Center for Politics forum explores election security in advance of Election Day

Tensions are running high across the country as Election Day approaches and many members of one of the two American political parties continue to insist that the 2020 Presidential election was stolen. 

The University of Virginia’s Center for Politics held a forum last week to discuss the upcoming elections moderated by Christopher Krebs, who served as the United States Director of the Cybersecurity and Infrastructure Security Agency. He said much of the threat dates back to Russian efforts to hack the 2016 elections. (wikipedia article)

“It had three different components,” Krebs said. “The first was attempts to get into voter registration databases and other systems administering elections. The second was targeting and hacking into political campaigns, the [Democratic National Committee], the Hilary Clinton and the third is this more pernicious, drawn out disinformation campaign that’s really rooted in the entirety of Russian information doctrine going back really a century or more.” 

Audio from the October 24, 2022 edition of Charlottesville Community Engagement

Krebs said the Russian campaign was intended to destabilize democracy, and not much was done to shore up security systems.

“And there were domestic actors that saw the playbook run in 2016 and adapted it to their own measures,” Krebs said.

Krebs said he is concerned about continued efforts to falsely claim that President Joe Biden was not elected, as well as continued attacks on election workers. He said death threats are common. 

“It’s part of unfortunately doing business as election workers right now and that is leading to a retreat and exodus from the work force which in turn kind of turns out to be a former of almost voter suppression,” Krebs said.

That’s because fewer election workers means fewer precincts and longer lines. Krebs said there’s also a strategy to radicalize election workers. 

Barbara Comstock served two terms in the U.S. House of Representatives in Virginia’s former 10th District. The Republican politician is now involved in Issue One and the National Council for Elections Security.  

“I am for the first time in my life a single issue voter,” Comstock said. “I’ve never been a single issue voter. I was a conservative Republican but now my issue is democracy before any other issue. And if you aren’t going to respect elections and who wins and who loses, you can’t have any other issues before that.”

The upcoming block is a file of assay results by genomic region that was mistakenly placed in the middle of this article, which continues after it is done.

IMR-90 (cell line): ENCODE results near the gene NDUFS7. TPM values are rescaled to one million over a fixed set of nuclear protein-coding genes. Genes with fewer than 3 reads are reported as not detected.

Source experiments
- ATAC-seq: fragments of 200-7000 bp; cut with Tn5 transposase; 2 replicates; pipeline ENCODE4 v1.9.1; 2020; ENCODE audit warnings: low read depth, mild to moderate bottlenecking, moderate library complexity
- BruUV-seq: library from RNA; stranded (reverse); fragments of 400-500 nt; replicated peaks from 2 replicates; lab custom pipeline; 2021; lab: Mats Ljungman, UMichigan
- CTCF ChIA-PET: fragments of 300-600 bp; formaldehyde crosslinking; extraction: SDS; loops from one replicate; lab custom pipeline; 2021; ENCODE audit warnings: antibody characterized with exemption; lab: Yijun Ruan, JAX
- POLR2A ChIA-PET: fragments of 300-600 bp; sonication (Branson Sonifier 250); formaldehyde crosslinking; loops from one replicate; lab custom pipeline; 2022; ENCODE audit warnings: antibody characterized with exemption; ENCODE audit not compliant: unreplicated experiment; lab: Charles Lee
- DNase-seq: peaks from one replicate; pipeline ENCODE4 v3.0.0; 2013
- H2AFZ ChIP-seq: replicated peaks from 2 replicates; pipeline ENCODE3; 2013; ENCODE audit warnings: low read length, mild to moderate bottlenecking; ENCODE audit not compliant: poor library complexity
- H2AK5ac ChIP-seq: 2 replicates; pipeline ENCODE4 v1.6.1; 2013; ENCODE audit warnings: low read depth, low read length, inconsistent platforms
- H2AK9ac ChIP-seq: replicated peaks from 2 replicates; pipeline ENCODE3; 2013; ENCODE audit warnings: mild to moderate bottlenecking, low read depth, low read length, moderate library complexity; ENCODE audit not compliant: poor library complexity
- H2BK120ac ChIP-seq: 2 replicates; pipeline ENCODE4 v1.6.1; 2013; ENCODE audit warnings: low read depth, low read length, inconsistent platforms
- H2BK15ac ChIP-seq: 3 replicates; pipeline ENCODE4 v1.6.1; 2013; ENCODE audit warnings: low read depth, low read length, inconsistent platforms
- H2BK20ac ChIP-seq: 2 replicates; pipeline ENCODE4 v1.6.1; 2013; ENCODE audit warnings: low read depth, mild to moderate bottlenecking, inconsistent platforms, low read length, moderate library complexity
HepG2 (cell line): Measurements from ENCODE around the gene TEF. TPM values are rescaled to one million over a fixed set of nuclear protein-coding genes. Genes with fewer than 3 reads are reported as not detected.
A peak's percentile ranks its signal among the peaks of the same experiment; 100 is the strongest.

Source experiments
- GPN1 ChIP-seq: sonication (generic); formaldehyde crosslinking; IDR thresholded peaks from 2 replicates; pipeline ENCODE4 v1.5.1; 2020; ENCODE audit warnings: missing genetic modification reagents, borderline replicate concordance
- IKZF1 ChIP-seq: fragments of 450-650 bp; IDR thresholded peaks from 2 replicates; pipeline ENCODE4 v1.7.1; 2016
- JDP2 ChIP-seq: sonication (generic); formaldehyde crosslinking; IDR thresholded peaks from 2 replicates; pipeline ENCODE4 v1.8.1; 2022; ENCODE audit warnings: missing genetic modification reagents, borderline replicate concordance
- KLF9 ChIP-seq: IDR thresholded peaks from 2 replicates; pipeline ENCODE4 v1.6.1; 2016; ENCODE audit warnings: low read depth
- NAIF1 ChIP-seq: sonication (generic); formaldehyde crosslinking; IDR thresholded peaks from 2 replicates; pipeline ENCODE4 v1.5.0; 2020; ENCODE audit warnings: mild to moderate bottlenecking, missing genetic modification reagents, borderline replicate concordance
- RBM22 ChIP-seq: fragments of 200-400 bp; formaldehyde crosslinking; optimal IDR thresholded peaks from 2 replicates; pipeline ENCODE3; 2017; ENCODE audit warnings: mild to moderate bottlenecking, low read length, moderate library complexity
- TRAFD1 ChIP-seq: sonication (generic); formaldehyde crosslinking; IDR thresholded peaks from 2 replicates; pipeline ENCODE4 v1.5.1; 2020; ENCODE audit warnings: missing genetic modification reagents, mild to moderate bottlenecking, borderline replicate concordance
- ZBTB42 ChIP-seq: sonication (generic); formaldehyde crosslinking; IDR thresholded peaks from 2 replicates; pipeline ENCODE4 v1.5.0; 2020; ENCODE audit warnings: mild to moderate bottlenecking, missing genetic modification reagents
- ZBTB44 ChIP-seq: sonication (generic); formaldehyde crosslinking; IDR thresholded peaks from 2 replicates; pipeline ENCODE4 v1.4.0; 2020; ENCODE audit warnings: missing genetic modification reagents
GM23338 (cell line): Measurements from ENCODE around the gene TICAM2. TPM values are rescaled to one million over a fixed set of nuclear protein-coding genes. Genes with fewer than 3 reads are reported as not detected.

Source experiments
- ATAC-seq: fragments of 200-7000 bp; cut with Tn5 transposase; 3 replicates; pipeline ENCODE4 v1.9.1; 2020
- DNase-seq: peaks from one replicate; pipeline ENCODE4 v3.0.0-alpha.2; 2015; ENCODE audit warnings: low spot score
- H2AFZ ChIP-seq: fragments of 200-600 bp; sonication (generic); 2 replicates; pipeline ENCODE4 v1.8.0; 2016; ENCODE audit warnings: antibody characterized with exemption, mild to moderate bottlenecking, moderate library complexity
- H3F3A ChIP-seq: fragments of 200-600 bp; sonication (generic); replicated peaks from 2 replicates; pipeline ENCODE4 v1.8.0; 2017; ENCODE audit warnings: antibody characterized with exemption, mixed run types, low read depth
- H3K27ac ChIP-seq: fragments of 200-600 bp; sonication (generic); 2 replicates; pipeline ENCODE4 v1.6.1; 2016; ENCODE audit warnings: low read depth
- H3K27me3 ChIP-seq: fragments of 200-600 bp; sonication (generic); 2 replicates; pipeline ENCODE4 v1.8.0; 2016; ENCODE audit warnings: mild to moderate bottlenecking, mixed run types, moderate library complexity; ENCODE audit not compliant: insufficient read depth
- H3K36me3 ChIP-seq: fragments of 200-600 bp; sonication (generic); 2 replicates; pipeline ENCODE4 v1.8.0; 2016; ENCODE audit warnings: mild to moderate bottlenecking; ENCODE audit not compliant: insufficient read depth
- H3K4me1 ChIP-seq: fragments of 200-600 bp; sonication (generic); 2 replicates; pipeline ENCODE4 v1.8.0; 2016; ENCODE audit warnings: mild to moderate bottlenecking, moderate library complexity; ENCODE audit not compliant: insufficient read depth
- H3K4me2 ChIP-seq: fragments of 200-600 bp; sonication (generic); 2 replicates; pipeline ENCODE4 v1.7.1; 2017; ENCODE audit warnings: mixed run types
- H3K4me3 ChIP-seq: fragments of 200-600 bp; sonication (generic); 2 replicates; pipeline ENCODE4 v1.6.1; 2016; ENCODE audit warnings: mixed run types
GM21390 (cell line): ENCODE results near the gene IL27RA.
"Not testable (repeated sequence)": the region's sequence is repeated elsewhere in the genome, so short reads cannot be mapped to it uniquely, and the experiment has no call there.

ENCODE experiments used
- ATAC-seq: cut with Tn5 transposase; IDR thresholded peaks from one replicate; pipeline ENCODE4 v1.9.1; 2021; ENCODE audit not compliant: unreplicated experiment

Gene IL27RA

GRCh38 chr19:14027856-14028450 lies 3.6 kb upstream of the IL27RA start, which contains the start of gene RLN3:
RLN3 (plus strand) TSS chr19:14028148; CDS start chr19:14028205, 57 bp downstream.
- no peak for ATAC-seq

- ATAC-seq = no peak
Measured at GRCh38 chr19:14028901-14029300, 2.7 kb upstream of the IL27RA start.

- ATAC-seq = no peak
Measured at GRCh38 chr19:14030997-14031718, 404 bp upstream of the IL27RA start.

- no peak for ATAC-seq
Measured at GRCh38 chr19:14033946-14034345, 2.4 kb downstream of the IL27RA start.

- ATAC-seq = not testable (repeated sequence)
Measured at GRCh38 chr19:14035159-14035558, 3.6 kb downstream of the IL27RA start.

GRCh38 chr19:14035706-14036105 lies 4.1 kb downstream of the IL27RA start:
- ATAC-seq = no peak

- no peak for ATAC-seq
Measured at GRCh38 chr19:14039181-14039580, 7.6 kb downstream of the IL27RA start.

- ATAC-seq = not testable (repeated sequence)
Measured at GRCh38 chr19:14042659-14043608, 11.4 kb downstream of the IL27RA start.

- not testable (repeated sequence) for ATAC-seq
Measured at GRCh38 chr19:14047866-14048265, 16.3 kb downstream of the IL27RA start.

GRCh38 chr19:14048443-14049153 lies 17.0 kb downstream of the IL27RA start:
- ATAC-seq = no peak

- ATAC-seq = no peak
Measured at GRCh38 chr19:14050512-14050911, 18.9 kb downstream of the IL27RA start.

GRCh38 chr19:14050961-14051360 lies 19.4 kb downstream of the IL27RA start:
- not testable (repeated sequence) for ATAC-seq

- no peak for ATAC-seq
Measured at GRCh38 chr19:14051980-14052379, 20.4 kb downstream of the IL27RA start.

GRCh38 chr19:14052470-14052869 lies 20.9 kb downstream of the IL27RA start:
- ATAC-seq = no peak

Comstock said she is concerned about candidates who have already declared they will not accept the elections results unless they win. 

“Those kind of situations are going to repeat themselves around the country,” Comstock said. “We’re a 50/50 country. I won my first election by 422 votes.” 

Comstock said on that night, she knew where the votes were coming in because she was familiar with the polls. She said many with conspiracy theories have never worked an election before. 

“And these are people who just didn’t understand anything about  retail politics,” Comstock said. “They were just people who were preaching to the choir, hung out with everyone who thought the way they did, and had never knocked on a door.”

Renée DiResta, research manager at the Stanford Internet Observatory, has been studying rumors that circulate online about perceived election fraud.

“When somebody believes that their ballot has been invalidated because they were given a sharpie marker at the polls and they remember being a kid in school and being told you can’t use a sharpie marker on a scantron and they believe that there’s a false plot to steal the election from them because that’s kind of where the political climate of the country is at this point,” DiResta said. “Those claims tend to go viral and one of the things we look at at Stanford is how those claims go viral and where and in what communities on the internet.”

DiResta said the sharpie argument has come back again in Arizona during the 2022 race. She said she’s part of something called the Election Integrity Partnership which is a non-partisan coalition to help groups that want to fight disinformation by crowd-sourcing responses by helping to find the right messenger to convey correct information. 

“That person who is a trusted counter messenger counter speaks to the people in their communities,” DiResta said. “They don’t want to hear Stanford Internet Observatory thinks that your sharpie markers is wrong because who the hell are we? We’re ivory tower academics. We have no trust and we have no resonance in that community but the local elections theoretically do because they are members of the community.” 

Siva Vaidhyanathan, the Robertson Professor of Media Studies and director of the Center for Media and Citizenship at the University of Virginia, said democracies have been under attack from across the world in the past decade. He said a lot of this builds off the stoking of fears of other Americans. 

“We’re now in a situation in this country of all countries where we don’t have a romance of  democracy,” Vaidhyanathan said. “We don’t have something that moves us to believe deeply in the power of each other, in the shared future that we all have whether we admit or not.”

Election Day is now 15 days away. This Wednesday, the two candidates in the Fifth District will meet at Hampden-Sydney College for the first and only campaign forum of the race. Some information here, and more in the next newsletter.

You can watch the whole Center for Politics event on YouTube. 

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